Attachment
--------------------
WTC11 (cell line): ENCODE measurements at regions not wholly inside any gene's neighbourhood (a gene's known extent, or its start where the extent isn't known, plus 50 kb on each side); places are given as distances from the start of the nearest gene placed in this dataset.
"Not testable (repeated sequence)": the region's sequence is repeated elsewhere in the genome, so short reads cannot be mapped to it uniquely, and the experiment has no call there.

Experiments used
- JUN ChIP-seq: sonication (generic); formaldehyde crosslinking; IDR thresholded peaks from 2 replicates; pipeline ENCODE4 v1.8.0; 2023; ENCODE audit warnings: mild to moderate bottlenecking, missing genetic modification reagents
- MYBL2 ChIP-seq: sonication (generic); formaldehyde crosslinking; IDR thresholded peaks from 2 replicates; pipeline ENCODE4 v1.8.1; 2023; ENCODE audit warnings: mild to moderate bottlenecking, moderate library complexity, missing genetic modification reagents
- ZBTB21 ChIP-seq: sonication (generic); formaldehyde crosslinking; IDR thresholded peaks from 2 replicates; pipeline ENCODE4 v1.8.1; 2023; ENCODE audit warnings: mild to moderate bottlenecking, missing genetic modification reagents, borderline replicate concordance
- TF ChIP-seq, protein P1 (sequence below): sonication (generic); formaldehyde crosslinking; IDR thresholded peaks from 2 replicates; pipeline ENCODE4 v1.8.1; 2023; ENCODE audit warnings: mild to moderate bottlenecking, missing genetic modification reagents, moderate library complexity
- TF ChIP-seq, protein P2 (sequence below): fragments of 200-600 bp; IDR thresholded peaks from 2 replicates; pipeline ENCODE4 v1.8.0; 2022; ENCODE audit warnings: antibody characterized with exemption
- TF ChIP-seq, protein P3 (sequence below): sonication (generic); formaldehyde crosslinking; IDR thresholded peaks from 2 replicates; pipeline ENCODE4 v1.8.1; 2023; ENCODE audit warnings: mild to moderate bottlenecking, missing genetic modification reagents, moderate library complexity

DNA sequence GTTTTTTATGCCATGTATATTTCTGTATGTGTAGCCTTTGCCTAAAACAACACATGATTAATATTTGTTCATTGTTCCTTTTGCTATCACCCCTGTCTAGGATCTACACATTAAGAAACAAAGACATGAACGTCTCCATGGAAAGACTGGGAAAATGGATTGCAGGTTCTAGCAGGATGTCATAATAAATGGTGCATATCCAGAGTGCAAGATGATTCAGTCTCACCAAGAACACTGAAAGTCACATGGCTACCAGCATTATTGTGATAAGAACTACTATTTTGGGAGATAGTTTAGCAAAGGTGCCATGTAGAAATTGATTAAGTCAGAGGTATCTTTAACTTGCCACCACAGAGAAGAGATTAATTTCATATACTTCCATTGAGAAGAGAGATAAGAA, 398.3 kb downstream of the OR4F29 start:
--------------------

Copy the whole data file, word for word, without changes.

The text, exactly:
WTC11 (cell line): ENCODE measurements at regions not wholly inside any gene's neighbourhood (a gene's known extent, or its start where the extent isn't known, plus 50 kb on each side); places are given as distances from the start of the nearest gene placed in this dataset.
"Not testable (repeated sequence)": the region's sequence is repeated elsewhere in the genome, so short reads cannot be mapped to it uniquely, and the experiment has no call there.

Experiments used
- JUN ChIP-seq: sonication (generic); formaldehyde crosslinking; IDR thresholded peaks from 2 replicates; pipeline ENCODE4 v1.8.0; 2023; ENCODE audit warnings: mild to moderate bottlenecking, missing genetic modification reagents
- MYBL2 ChIP-seq: sonication (generic); formaldehyde crosslinking; IDR thresholded peaks from 2 replicates; pipeline ENCODE4 v1.8.1; 2023; ENCODE audit warnings: mild to moderate bottlenecking, moderate library complexity, missing genetic modification reagents
- ZBTB21 ChIP-seq: sonication (generic); formaldehyde crosslinking; IDR thresholded peaks from 2 replicates; pipeline ENCODE4 v1.8.1; 2023; ENCODE audit warnings: mild to moderate bottlenecking, missing genetic modification reagents, borderline replicate concordance
- TF ChIP-seq, protein P1 (sequence below): sonication (generic); formaldehyde crosslinking; IDR thresholded peaks from 2 replicates; pipeline ENCODE4 v1.8.1; 2023; ENCODE audit warnings: mild to moderate bottlenecking, missing genetic modification reagents, moderate library complexity
- TF ChIP-seq, protein P2 (sequence below): fragments of 200-600 bp; IDR thresholded peaks from 2 replicates; pipeline ENCODE4 v1.8.0; 2022; ENCODE audit warnings: antibody characterized with exemption
- TF ChIP-seq, protein P3 (sequence below): sonication (generic); formaldehyde crosslinking; IDR thresholded peaks from 2 replicates; pipeline ENCODE4 v1.8.1; 2023; ENCODE audit warnings: mild to moderate bottlenecking, missing genetic modification reagents, moderate library complexity

DNA sequence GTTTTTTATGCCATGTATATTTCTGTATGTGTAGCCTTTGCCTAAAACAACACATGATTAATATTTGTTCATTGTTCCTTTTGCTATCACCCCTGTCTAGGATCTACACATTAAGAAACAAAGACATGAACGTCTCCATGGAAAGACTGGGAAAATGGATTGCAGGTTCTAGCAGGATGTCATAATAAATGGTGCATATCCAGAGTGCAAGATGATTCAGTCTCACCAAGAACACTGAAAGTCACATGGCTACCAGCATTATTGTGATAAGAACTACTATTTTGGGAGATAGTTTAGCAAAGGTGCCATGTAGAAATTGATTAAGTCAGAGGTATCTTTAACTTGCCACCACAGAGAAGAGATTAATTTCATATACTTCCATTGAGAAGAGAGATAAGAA, 398.3 kb downstream of the OR4F29 start: